Wrestling fans of a certain age—like me—probably remember when the Intercontinental Championship meant something in the WWE Universe.
Not long ago, the prestigious title was the second most coveted prize in the then-World Wrestling Federation. The WWE used the belt and the storylines surrounding it to help propel men like Randy Savage, the Ultimate Warrior, Bret Hart, Steve Austin and The Rock to superstardom.
Back in the good old days, there were many times where I would look forward to the Intercontinental Title match more than the main event or WWE Championship match. Bouts and feuds like Rock vs. HHH, Hart vs. Perfect and of course Savage vs. Steamboat are some of the most memorable and classic in wrestling history.
Lately, a number of factors have diminished the title’s importance. These factors include the presence of a second “major” world title, a lack of defenses on television and pay-per-view, but mainly poor booking and a lack of emphasis on the strap’s significance.
Still, the glory of the Intercontinental Championship shines through every now and then. In recent years, guys like Jeff Hardy, John Morrison, and most recently Dolph Ziggler, have been part of programs that prove the belt still has plenty of worth and meaning to both fans and wrestlers alike.
Too often, it seems like the title is just thrown on anyone in order to give that individual something to do. That seems to be the case with Wade Barrett, a worthy champion but a man with little to no direction. The Englishman’s feud with Ezekiel Jackson is lackluster at best, and it seems like Barrett is simply holding the title…well, I’m not sure why he’s holding the title.
Many fans and contributors to this site have sought in vain to find some way to make the Intercontinental Championship relevant again. We’ve seen superstars come and go from the title scene, yet no one, with the exception of Dolph Ziggler, has been able to provide the gold with a sense of prestige and purpose.
It’s the Internet Wresting Community’s version of The Sword in the Stone legend. The Intercontinental Championship is Excalibur and the WWE creative team serves as the cold, bland, uncreative rock in which the title is entombed.
This past Monday on Raw, I saw the strap’s King Arthur. Finally pushed to the brink by The Miz’ verbal abuse, Alex Riley turned face by pummeling his former employer and leaving him unconscious in the middle of the ring.
We already know Riley has what it takes to make it in the WWE. While he’s still green, he’s good in the ring.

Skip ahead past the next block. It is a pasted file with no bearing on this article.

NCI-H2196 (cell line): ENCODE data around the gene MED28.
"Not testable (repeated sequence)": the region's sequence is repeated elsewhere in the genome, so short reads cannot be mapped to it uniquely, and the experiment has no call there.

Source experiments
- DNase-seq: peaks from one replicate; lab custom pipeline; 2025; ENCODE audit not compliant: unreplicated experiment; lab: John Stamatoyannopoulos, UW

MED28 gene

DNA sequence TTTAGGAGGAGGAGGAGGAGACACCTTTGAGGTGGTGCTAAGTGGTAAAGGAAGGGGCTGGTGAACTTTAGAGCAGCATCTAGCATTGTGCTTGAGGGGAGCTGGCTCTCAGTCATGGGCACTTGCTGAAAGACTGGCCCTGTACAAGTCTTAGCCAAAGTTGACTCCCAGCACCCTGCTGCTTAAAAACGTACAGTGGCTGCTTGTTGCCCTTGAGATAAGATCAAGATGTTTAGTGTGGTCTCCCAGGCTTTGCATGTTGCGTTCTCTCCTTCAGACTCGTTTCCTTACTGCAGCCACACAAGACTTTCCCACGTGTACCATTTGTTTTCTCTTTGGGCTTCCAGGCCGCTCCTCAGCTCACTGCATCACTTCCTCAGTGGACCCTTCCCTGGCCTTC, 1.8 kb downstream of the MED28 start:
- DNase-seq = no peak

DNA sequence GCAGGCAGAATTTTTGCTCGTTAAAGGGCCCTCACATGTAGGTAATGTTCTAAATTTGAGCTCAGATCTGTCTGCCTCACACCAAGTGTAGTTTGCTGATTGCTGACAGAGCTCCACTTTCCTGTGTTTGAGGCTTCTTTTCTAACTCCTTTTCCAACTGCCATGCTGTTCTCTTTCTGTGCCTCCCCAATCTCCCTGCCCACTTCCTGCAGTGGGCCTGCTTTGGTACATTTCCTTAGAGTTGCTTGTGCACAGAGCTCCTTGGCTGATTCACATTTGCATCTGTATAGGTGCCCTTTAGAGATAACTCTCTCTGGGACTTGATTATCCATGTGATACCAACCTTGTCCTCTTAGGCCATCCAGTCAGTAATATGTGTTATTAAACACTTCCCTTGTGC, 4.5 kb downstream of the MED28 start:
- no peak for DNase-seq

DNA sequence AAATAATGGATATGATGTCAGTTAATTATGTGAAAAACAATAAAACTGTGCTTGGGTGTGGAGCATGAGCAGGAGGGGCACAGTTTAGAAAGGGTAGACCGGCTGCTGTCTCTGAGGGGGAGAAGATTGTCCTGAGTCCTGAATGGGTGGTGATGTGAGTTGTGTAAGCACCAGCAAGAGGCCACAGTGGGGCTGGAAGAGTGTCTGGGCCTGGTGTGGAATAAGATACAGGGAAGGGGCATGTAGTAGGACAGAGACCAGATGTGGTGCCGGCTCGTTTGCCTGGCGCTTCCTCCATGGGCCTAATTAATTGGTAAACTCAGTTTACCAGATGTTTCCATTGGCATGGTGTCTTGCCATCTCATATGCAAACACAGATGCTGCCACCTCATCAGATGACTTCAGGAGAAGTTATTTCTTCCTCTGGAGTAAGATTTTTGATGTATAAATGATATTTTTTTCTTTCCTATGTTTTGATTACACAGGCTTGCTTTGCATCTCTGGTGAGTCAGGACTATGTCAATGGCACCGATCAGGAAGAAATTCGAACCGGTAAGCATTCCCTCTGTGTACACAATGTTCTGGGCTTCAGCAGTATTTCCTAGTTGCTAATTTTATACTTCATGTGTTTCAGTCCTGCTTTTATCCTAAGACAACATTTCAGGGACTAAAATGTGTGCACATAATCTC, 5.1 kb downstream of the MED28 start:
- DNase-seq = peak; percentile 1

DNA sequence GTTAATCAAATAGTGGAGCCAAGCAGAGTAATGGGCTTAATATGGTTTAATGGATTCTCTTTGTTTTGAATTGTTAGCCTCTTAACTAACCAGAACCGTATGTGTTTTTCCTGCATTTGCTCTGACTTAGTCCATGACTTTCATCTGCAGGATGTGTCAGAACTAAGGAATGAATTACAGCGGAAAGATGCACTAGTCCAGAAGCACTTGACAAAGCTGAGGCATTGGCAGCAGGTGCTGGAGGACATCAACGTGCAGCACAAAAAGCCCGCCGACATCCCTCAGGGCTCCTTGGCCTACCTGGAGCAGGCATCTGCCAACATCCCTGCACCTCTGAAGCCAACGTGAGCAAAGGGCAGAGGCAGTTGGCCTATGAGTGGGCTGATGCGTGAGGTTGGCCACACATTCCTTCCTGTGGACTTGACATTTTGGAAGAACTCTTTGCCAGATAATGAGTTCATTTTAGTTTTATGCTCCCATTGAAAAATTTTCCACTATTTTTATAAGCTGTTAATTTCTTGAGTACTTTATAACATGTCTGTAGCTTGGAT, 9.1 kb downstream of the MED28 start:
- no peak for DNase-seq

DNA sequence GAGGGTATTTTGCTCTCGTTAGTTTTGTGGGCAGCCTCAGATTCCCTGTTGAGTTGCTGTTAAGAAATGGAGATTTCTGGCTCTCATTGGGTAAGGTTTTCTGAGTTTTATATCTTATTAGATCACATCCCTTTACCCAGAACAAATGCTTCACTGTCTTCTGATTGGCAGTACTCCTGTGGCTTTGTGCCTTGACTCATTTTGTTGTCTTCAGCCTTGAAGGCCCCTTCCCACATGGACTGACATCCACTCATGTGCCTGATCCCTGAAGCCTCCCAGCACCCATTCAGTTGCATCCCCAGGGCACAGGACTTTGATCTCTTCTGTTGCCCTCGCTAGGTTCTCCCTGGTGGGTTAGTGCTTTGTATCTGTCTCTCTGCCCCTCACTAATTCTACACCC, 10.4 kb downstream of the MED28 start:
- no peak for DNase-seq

He competed in his first main event this past Sunday at Over the Limit, helping Miz deliver an absolutely brutal beating to John Cena. We’ve seen him impressively hold his own on the mic with the likes of Cena and Miz, two of the top stick guys in the company today.
We know that, given the right direction, Riley can succeed at a high level.
What set Monday night apart for me, however, was the reaction of the Portland crowd as Riley laid into the former champ. The pop was tremendous and by the end, the fans were chanting his name. Alex Riley appears to officially be “over” with the WWE Universe.
That’s great news for SmackDown, where A-Ri is officially on the roster. If such crowd support continues, it gives the blue show a big lift to have a new rising face among the ranks.
Furthermore, it’s great news for the Intercontinental Championship.
As I said, Riley is still a new superstar and has his rookie moments. He’s not ready to be part of the main event picture on his own. Too often these days, the WWE jets guys straight to the top, skipping the mid-card titles. These guys have a main event program before they are ready, only to eventually be de-pushed into obscurity.
This booking not only diminishes the mid-card belts, but also the main event titles by crowning too many undeserving champions. In the past, the WWE used the Intercontinental Championship as a means to prepare rising stars for the main event.
WWE has a great opportunity to build Riley the “right way.” He’s on SmackDown, where a heel holds the Intercontinental Championship. I assume a program with The Miz is imminent, but when that is over, Riley can go after Barrett’s title.
Have him win a Number One Contender’s match or a Battle Royal to legitimize his claim to the gold. Make the match for SummerSlam, where Riley can win the title on a major stage.
This feud alone can bring credibility back to the Intercontinental Championship. Strong programs against the likes of Sheamus, a rejuvenated Ted Dibiase, or an up-and-comer like Justin Gabriel, can further cement the title’s relevance.
Make Riley a target.
Have heels come after him. Show that other wrestlers want a shot at winning the belt.
Personally, after some solid defenses, I’d love to see a program over the title between Riley and Cody Rhodes. The son of the American Dream already seems destined for the main event stage, and this feud could help push both men into the World Heavyweight Championship picture.
Rhodes can hate Riley for being a handsome blue-chip athlete who is loved by the fans. In other words, opposites attract, and this could be a tremendous rivalry that picks up later at the highest level.
Based on what we saw and heard Monday night, I believe Alex Riley is the man who can go to SmackDown and make the Intercontinental Championship the prestigious, sought-after title we all know it should be. He showed an edge in his beatdown of The Miz, and it seemed like the fans were 100% behind him.
Only time will tell if the WWE agrees.